It may look, swim and quack like one, but Federal Reserve Chair Jerome Powell insists that the Fed’s recent reinflation of its balance sheet past the $4 trillion mark isn’t quantitative easing. Oh no, he says, just because the Fed’s portfolio recently rebounded to $4.175 trillion at the middle of January, up from a six-year low of $3.76 trillion since the beginning of September, doesn’t mean that the Fed is back to its old QE ways, which had pushed the Fed’s balance sheet to a steady $4.5 trillion between 2014 and 2018 when it started to shrink.
But QE by any other name is still QE.
At least one voting member of the Fed’s monetary policy committee has expressed some concern about the recent boost in the Fed’s balance sheet – more than $400 billion in just the past four months.
“The Fed balance sheet is not free and growing the balance sheet has costs,” Robert Kaplan, the president of the Dallas Fed, told reporters at a recent Economic Club of New York event, according to the Wall Street Journal. “Many market participants believe that growth in the Fed balance sheet is supportive of higher valuations and risk assets. [That’s Fed-speak for a bubble]. I’m sympathetic to that concern.”
For the past 12 years, ever since the financial crisis in 2008, the Fed has swollen the size of its balance sheet – its holdings of U.S. Treasury and government-insured mortgage-backed securities – from less than $1 trillion to more than four times that. Its first burst of bond-buying took place in 2008, during the depths of the meltdown when its portfolio more than doubled in less than a year. It then gradually increased to more than $3 trillion over the next five years, at which time QE took it to $4.5 trillion, where it held steady until 2018, when the Fed started to allow its holdings to run off as they matured, until its recent policy U-turn.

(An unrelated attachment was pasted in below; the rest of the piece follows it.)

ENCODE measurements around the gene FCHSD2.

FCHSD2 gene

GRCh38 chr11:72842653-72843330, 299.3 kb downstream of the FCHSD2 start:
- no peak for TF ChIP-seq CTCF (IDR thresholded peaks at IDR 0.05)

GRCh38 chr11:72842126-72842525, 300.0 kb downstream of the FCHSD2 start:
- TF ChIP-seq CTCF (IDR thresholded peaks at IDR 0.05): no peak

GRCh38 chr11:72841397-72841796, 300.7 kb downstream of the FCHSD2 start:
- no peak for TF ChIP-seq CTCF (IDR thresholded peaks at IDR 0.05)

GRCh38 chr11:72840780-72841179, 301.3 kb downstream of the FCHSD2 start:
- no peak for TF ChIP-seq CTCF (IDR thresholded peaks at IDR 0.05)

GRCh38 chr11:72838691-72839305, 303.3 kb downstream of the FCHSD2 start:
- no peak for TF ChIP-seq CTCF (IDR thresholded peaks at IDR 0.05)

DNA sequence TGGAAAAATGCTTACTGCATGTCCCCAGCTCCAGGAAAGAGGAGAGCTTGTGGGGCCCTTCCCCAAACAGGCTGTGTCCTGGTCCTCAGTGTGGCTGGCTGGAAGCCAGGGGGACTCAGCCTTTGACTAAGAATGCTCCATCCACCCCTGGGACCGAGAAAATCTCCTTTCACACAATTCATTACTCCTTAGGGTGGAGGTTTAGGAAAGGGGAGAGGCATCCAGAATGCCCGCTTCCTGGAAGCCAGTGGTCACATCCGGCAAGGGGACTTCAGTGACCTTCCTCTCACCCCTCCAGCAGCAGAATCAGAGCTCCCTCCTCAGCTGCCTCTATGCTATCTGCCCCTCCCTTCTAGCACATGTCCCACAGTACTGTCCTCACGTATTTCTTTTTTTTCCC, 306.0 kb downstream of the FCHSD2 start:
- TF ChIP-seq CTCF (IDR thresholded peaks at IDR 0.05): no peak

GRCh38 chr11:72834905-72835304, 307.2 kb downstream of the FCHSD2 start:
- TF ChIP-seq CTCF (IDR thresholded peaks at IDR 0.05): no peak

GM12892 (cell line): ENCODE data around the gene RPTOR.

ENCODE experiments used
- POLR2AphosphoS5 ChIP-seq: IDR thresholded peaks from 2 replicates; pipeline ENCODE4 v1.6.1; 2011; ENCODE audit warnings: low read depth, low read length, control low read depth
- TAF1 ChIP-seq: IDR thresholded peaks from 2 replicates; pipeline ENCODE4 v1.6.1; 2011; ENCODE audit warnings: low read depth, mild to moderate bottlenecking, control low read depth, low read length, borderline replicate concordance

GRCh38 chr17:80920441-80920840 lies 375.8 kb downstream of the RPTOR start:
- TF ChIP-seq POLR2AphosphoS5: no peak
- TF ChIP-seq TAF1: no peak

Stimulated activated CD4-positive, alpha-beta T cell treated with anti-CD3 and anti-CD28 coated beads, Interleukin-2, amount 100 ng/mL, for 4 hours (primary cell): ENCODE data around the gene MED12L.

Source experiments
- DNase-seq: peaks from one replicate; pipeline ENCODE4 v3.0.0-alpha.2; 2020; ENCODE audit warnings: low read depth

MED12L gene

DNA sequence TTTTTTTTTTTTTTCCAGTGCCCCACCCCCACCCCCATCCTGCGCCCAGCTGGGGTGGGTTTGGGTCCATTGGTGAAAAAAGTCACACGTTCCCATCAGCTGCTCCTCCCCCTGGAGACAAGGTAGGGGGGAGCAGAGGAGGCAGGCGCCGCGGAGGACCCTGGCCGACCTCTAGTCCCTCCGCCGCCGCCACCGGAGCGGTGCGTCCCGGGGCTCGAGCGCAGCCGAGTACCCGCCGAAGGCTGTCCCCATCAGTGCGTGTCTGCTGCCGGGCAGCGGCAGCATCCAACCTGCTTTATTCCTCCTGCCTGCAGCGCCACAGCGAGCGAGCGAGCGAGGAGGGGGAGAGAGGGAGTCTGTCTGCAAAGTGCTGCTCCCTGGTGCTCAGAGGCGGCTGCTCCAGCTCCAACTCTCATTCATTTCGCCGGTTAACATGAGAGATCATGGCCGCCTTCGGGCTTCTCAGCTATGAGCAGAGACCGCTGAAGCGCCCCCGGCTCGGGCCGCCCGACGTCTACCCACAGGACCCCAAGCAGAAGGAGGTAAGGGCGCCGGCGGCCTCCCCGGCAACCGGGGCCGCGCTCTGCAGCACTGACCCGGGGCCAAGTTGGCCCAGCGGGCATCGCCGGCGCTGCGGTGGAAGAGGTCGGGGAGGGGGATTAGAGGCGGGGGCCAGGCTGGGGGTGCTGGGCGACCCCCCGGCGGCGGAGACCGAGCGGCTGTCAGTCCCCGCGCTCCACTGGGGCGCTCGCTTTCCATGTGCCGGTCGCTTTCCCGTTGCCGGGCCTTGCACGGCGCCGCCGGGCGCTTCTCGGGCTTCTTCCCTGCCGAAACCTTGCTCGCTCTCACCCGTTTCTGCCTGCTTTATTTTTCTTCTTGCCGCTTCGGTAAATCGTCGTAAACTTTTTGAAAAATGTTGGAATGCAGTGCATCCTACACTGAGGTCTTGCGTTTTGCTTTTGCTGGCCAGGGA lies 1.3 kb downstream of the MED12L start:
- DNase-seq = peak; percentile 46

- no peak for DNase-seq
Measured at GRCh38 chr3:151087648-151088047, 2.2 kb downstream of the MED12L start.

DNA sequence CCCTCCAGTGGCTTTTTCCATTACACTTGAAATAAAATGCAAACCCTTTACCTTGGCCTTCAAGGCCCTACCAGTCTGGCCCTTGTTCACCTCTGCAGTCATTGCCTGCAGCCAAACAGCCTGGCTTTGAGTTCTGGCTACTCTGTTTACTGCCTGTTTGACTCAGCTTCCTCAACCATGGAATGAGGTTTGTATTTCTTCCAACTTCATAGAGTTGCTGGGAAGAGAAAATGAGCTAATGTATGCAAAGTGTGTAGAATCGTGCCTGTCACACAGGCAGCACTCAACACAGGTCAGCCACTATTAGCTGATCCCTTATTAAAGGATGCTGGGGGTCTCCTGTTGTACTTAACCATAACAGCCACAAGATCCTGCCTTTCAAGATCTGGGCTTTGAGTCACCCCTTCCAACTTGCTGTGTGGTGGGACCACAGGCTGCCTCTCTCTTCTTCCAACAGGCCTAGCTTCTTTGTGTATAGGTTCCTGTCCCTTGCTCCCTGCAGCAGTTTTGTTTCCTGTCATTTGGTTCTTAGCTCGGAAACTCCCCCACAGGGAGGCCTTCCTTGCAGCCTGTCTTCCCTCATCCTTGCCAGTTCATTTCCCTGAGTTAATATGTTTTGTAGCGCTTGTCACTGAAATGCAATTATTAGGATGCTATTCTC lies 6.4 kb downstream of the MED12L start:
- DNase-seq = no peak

And what was the direct result of all that buying? Why a 350% jump in the S&P 500 between March 2009 and a bull market in bonds that pushed yields on long-term government securities to record lows.
Now, however, even as the economy is growing at more than 2% annually, unemployment is at a 50-year low of 3.5%, and the stock market rally shows no sign of losing steam, the Fed feels it imperative to get back to stoking the markets with even more QE (sorry, Mr. Powell, it is what it is).
Why exactly is the Fed doing this?
Some of the reason is technical. Since last September, the Fed has been adding billions of dollars of funds in the form of repurchase agreements on almost a daily basis to ease a misbalance of funding in the short-term money markets. Big banks like JPMorgan Chase and Bank of America, instead of lending out their unused cash in the money market like they usually do, are holding onto it, forcing the Fed to pick up the slack. But the Fed also said it was easing monetary policy – by buying more securities and lowering its federal funds' rate target – as “insurance” against a downturn in the economy.
And, of course, there’s the Fed’s old standby, that it needs to do all this monetary policy pumping in its futile quest to raise the inflation rate above its 2% target, something it hasn’t been able to accomplish for the past 10 years despite Herculean efforts. If only the Fed could be as successful in raising consumer prices – as if consumers want that – as it has been in inflating asset prices.
It’s funny how the Fed never seems to consider what possible long-term consequences its asset-inflationary monetary policies might be having on the economy, at least not publicly. Mr. Kaplan is one of the few people on the Fed to suggest publicly that maybe it’s not all to the good (not that my IRA is complaining). The Fed has a long history of creating asset bubbles, like that boom in housing prices that planted the seeds for the global financial crisis that the Fed is still trying to fix 12 years later by inflating financial assets.
Way back when, when the Fed began its monetary policy journey in 2008 by lowering interest rates to zero and raising its balance sheet to $4.5 trillion, there used to be articles in the financial press about what the Fed’s “exit strategy” would be, i.e., returning interest rates and its balance sheet back to “normal.” You don’t hear about that much anymore. That could be because the Fed doesn’t actually have an exit strategy if it ever had one in the first place.
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INO.com Contributor - Fed & Interest Rates
Disclosure: This article is the opinion of the contributor themselves. The above is a matter of opinion provided for general information purposes only and is not intended as investment advice. This contributor is not receiving compensation (other than from INO.com) for their opinion.